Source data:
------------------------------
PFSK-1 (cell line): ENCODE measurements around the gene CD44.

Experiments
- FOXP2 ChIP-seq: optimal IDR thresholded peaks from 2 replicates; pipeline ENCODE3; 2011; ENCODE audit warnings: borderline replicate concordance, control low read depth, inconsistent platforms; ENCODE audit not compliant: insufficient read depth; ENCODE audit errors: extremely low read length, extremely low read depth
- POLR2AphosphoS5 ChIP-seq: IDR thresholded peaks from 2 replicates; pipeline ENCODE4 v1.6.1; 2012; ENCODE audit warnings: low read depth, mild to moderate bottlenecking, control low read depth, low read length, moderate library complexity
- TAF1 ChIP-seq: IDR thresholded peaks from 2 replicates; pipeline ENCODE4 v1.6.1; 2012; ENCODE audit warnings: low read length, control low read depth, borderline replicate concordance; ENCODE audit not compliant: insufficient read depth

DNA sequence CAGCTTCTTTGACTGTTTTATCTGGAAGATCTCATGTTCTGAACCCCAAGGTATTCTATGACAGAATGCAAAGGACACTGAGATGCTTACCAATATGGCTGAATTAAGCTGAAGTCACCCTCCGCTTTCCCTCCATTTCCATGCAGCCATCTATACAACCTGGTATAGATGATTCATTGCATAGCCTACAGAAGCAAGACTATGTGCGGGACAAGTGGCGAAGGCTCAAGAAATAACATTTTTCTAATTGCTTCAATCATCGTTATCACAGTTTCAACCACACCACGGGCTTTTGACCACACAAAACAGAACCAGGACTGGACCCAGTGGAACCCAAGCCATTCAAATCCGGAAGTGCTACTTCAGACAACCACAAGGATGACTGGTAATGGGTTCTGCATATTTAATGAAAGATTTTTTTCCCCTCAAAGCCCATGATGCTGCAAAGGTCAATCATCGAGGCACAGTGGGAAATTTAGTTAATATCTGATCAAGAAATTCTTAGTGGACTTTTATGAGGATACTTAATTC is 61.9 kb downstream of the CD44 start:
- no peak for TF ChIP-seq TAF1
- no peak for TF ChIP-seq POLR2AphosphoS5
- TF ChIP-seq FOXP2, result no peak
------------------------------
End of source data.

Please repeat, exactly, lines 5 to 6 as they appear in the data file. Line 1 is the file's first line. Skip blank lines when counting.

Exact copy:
- TAF1 ChIP-seq: IDR thresholded peaks from 2 replicates; pipeline ENCODE4 v1.6.1; 2012; ENCODE audit warnings: low read length, control low read depth, borderline replicate concordance; ENCODE audit not compliant: insufficient read depth

DNA sequence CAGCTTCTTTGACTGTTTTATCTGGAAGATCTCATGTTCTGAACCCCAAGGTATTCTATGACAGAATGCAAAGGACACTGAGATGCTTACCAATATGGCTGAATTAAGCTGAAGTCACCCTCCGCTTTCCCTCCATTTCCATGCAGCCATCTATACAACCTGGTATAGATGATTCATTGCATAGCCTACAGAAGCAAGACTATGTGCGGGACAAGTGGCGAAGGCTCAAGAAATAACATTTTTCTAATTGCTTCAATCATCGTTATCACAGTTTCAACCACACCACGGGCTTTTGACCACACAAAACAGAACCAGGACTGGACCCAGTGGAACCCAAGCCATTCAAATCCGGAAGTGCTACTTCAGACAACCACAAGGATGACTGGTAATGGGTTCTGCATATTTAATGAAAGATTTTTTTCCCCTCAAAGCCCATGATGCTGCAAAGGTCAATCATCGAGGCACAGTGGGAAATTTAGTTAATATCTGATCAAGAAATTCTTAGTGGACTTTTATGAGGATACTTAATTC is 61.9 kb downstream of the CD44 start: